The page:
Does the technique employed for skin temperature assessment alter outcomes? A systematic review

Aaron J E Bach, Ian B Stewart, Geoffrey M Minett, Joseph T Costello
2015 Physiological Measurement  
The human body controls core body temperature within a tight band typically between 36 °C and 38 °C despite varying ambient temperatures. Thermoreceptors located within the hypothalamus, spinal cord, skin and some abdominal organs monitor temperature changes, and work via negative feedback to initiate autonomic mechanisms to either conserve (via shivering and vasoconstriction) or lose (via sweating and vasodilation) body heat (Casa et al., 2007). For example, when core temperature rises during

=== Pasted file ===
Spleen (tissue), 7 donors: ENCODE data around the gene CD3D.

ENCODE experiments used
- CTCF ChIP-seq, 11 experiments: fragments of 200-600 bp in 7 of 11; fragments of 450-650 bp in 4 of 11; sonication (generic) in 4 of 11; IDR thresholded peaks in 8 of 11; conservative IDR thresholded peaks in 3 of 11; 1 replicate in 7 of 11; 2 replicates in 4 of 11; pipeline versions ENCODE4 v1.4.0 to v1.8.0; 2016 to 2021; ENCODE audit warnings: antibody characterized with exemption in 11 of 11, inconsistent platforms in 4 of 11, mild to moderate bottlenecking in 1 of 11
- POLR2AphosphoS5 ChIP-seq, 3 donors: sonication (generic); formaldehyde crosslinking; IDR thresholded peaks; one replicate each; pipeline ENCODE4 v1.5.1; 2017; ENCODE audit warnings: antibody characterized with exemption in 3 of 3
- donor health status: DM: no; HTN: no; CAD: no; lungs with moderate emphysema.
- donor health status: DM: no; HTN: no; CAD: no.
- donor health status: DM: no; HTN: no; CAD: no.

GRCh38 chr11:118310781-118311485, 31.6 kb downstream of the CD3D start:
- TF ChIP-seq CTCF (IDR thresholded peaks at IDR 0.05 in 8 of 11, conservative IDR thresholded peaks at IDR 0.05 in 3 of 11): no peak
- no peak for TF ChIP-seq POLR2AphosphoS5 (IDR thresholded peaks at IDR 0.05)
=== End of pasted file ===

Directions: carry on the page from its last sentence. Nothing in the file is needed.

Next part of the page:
more » ... ature rises during exercise, the anterior hypothalamus detects the temperature of blood perfusing it and once temperatures exceed an internal set point, vasodilation of peripheral blood vessels and sweat production facilitates heat loss (Charkoudian, 2003). Conversely, when core temperature is reduced, heat conservation mechanisms such as vasoconstriction of peripheral blood vessels and autonomic muscle tremors (i.e. shivering thermogenesis) limit heat loss from the skin into the environment (Van Someren et al., 2002). As a result, is influenced by a number of factors including superficial blood flow, heat conduction from deeper tissues (including muscle) and heat loss along the skin's surface. The skin is also the site of reciprocal heat transfer between the human body and the external environment. The extent to which heat transfer occurs is largely dependent on the environmental conditions, such as ambient temperature, water vapour and the thermal properties of human skin (Prek and Butala, 2010). The most common methods of assessing are derived from conductive and infrared devices. These techniques measure temperature by applying different scientific principles of thermal heat transfer. Conductive devices are based upon the transfer of heat energy into the device through direct contact with the object of interest. At a molecular level, conduction refers to the transfer of heat energy that occurs in all substances (i.e., solid, liquid and gas) between hot, rapidly moving or vibrating molecules (Lyklema, 2001). These faster (hotter) moving molecules transfer some heat energy to colder neighbouring particles when they collide. In the case of human heat transfer, conduction refers to the direct contact between the body, typically the skin, and another surface. Heat is transferred from the warmer body, proportionate to the size of the temperature gradient, surface area of contact, pressure between the two bodies and specific conductivity of the surfaces (Hardy et al., 1938). There are a wide variety of types, makes and models of commercially available conductive devices. For the purpose of this review three of the most popular types of devices will be introduced. Thermocouples, thermistors and telemetry sensors (such as iButtons) are typical contact measures of that have been viewed as advantageous by clinicians due to the relatively low cost and the associated ease of use (Tyler, 2011). Thermocouples function as a result of an interaction known as the Seebeck effect; where by the temperature measured is proportional to the voltage between two dissimilar metals when in the presence of a temperature gradient (Klopfenstein, 1994). Thermocouples are advantageous due to their fast response and accuracy over very wide temperature ranges (Yadav et al., 2012). Thermistors are a wired sensor made from a semi-conductive metal that exhibits an inverse relationship between temperature and the electrical resistance within the device. Thermistors exhibit high thermal sensitivity, fast response rates and are very accurate when measuring temperatures within the human physiological range (Klopfenstein, 1994). In order to function, both thermocouples and thermistors require an associated data logger to control sampling rates and store recorded data. Wireless thermochron sensors, provide an alternative to more cumbersome wired counterparts as an autonomous encapsulated semiconductor computer chip that performs similar to a thermistor sensor that has been validated against thermocouples (van Marken Lichtenbelt et al., 2006) and thermistors (Harper Smith et al., 2010) . Typically, infrared devices are used as a non-contact form of measurement and consist of infrared thermometers and infrared thermal imaging cameras. All objects hotter than absolute zero, produce an electromagnetic wave of radiation proportional to the electrical charge given off by vibrating atoms and molecules that make up the object. Emissivity (ε) is the term used to describe the amount of absolute radiation energy released from an objects surface relative to an ideal black body (ε = 1.0) while objects with an ε = < 1.0 are referred to as a grey body (Bernard et al., 2013). The Stefan-Boltzmann law states that the power emitted per unit area of the surface of a black body is directly proportional to the fourth power of its absolute temperature: where E is total emissive power (W·m -2 ), ε is the emissivity of the object, σ represents the Stefan-Boltzmann Constant (5.67x10 -8 W·m -2 K 4 ) and T the absolute temperature (K). By knowing the emissivity coefficient of an object's surface it is possible to know the surface temperature of that object (Modest, 2013). Human skin, irrespective of ethnicity, has an emissivity resembling that of a perfect black body of approximately 0.98 (Boylan et al., 1992; Steketee, 1973) . Similar to conductive devices, infrared thermometers measure the average temperature over a small area, often referred to as a 'spot' measurement. There are infrared thermometers that require contact with the area of measurement (i.e., skin); however, the majority of infrared devices are held off the skin which allows for temperature measurements without any physical contact. An internal detector collects the infrared energy of an object with a relatively simple 'point and shoot' design with an associated laser sighting for aiming purposes. 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doi:10.1088/0967-3334/36/9/r27 pmid:26261099 fatcat:xlk7kymzdnehnc4fwepfxk4nhm